Fighting the marginalization that wants to keep you invisible

Organizer Ismahan Abdullahi discusses what San Diego gets right for Muslims, what it gets wrong, and activism in the age of Trump

It’s easy to not think about what happened in 2016. 

We don’t need to dig up the events of that night in November, when the United States of America stepped into one of those cartoon holes that never ends. In hindsight, it was a night where we collectively stepped over a precipice. Our nation was forever changed, reverted back to its monstrous, original form. 

For many (myself included) that election night is a memory better left locked way. As time passes, and sane minds are able to process the trauma, it’ll be relegated to the “I remember where I was when” section of the brain reserved for darkness, right next to 9/11, the space shuttle Columbia disaster and Sandy Hook. Right now, though, it still feels too fresh to analyze it with any sort of objectivity. 

It’s easy to compartmentalize election night 2016. Not necessarily erase it, but cover it with a veil. Mute it. No need to dwell on the past, especially now that we have the opportunity to unseat the president this year and replace him with someone better suited for humanity. Keep moving forward, keep looking at the horizon—that’s the only way to get through this, right? 

No, not really. This escapism is a privilege for those who haven’t been affected by the damage that’s already been done, and will continue after Trump is out of office. We are skilled at platitudes and sanctimonious outrage, but subscribing to Pod Save America does nothing to help the black and brown Americans who’ve experienced increased persecution, injury or death; a Pelosi clap is not going to solve the border crisis. #RESIST all you want, but there are still children in cages. 

I’m not trying to shame anyone for good intentions, just trying to remind us all that there are people who don’t have the privilege of hoping that someone else—a new president, a new administration—is going to course-correct our nation. 

Ismahan Abdullahi, for example, is someone who cannot be complacent. 

Ismahan Abdullahi


As the Executive Director of San Diego’s MAS PACE (Muslim American Society Public Affairs Community Engagement), Abdullahi organizes, educates and advocates with San Diego’s Muslim community on a daily basis. 

“It really serves as a platform to educate, engage, mobilize, and galvanize,” Abdullahi says about MAS PACE. “To really push for owning our own narratives and stories because let me tell you—people will tell stories for you.”

I noticed Abdullahi’s work through Twitter, where I regularly saw her interacting thoughtfully with elected officials and advocating for intersectional inclusion. I then realized that I really had no idea what MAS PACE did, and on a broader scale—what it’s like to be a Muslim in San Diego. Does our city do right by its Muslim community? I had no idea. I reached out to Abdullah who kindly agreed to indulge my ignorance.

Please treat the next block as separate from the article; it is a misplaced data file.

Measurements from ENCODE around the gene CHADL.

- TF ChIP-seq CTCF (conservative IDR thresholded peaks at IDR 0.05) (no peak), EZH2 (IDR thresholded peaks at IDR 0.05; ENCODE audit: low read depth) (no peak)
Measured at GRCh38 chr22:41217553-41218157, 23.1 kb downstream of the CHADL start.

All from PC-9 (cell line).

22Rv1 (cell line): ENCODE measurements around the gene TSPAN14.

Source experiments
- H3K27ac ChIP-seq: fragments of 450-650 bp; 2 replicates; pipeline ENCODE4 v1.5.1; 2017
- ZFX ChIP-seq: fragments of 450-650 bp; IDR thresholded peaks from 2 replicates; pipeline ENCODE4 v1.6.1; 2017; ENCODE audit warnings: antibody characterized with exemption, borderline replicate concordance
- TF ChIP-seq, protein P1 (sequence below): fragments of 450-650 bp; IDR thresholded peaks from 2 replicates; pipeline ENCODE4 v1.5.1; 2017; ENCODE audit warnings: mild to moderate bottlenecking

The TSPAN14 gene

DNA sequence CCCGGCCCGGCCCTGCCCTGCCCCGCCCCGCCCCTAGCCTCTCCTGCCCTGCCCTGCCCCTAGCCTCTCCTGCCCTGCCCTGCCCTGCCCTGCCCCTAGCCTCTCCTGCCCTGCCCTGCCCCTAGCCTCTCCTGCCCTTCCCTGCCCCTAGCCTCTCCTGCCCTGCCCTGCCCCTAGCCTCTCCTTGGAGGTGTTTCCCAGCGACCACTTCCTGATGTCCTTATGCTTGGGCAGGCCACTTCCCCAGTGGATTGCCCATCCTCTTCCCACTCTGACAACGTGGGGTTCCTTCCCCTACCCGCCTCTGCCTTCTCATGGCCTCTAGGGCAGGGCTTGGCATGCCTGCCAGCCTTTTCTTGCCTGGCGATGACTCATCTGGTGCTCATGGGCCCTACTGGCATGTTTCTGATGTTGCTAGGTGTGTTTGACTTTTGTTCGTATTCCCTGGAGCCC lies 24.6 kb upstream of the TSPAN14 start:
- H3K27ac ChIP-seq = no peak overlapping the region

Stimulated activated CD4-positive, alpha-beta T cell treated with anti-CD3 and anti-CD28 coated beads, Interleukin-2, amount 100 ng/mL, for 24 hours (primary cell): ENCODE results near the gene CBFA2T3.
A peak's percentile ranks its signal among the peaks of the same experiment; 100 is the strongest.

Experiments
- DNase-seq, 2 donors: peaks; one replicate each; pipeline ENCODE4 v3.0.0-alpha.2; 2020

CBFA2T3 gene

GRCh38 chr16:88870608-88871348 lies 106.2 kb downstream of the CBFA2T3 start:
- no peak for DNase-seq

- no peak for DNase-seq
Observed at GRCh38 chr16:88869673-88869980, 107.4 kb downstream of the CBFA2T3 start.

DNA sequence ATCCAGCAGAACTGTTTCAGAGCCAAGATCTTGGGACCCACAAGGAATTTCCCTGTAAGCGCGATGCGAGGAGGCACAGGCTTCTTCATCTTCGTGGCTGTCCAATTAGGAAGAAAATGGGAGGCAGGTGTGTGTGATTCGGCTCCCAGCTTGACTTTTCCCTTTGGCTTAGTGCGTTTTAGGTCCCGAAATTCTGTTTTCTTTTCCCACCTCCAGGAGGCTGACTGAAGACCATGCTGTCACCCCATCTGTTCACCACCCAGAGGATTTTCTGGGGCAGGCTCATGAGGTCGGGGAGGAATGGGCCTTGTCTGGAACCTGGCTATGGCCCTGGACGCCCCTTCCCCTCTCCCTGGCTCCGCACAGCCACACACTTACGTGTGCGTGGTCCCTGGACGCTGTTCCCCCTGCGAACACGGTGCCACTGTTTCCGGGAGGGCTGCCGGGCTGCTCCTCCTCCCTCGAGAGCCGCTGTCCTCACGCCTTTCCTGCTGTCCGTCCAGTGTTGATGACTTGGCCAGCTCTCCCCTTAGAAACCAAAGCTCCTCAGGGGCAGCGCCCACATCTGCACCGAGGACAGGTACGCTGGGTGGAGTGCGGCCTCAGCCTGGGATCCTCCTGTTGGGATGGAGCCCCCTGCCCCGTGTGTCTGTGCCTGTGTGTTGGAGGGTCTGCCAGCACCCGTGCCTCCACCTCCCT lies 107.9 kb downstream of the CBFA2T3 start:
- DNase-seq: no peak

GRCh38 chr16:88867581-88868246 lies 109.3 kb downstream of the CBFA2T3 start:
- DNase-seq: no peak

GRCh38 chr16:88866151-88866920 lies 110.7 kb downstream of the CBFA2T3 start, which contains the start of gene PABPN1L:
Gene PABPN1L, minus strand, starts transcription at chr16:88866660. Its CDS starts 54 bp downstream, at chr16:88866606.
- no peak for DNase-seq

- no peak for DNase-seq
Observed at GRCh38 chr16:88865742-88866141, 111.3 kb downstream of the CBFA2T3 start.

We meet at Ryan Bro’s Coffee in City Heights. At the table next to us, there’s a music-making workshop meant for teens. Someone’s scratching a digital turntable while someone else idly strums a ukulele. Admittedly, it’s not the most ideal environment for an interview, but Abdullahi is unfazed by it. In fact, it appears that she thrives in the kind of environment where she has to rise above the noise. 

Almost immediately, Abdullahi tells me how excited she is about the recent vote to repeal the Muslim travel ban by the House Judiciary Comittee. Her excitement is palpable, but she knows that this is a process, and that even if the NO BAN Act passes the Senate, it will likely get vetoed by the president. Still, she takes strength from these victories. Each new step is progress. “And progress is way better than just standing still,” she says. 

For as long as she can remember, Abdullahi has been interested in advocacy and organization, but the experience of fleeing a war-torn Somalia and arriving in the United States after 9/11 steeled her resolve. 

“That really shaped my experiences and how I move in this world,” she says, recalling that period of bristling Islamophobia.  “It shaped my political viewpoint and my political worldview and I think it wasn't until then that I realized I can be part of that change. I don't have to accept the way that things are.” 

Abdullahi credits growing up among the culturally-diverse-but-often-sidelined refugee communities in City Heights and South Bay San Diego stoked her desire to become politically active. 

“I realized that my voice is power. How do I evolve from there?” she says. “And how do I also bring others with me? My political activism really started from there.”

Abdullahi speaks passionately, clearly, carefully but with an inclusive friendliness. Throughout our conversation, I’m constantly in awe of how inclusive she is with her language, emphasizing the importance of improving our intersectional spaces. She speaks like a natural leader.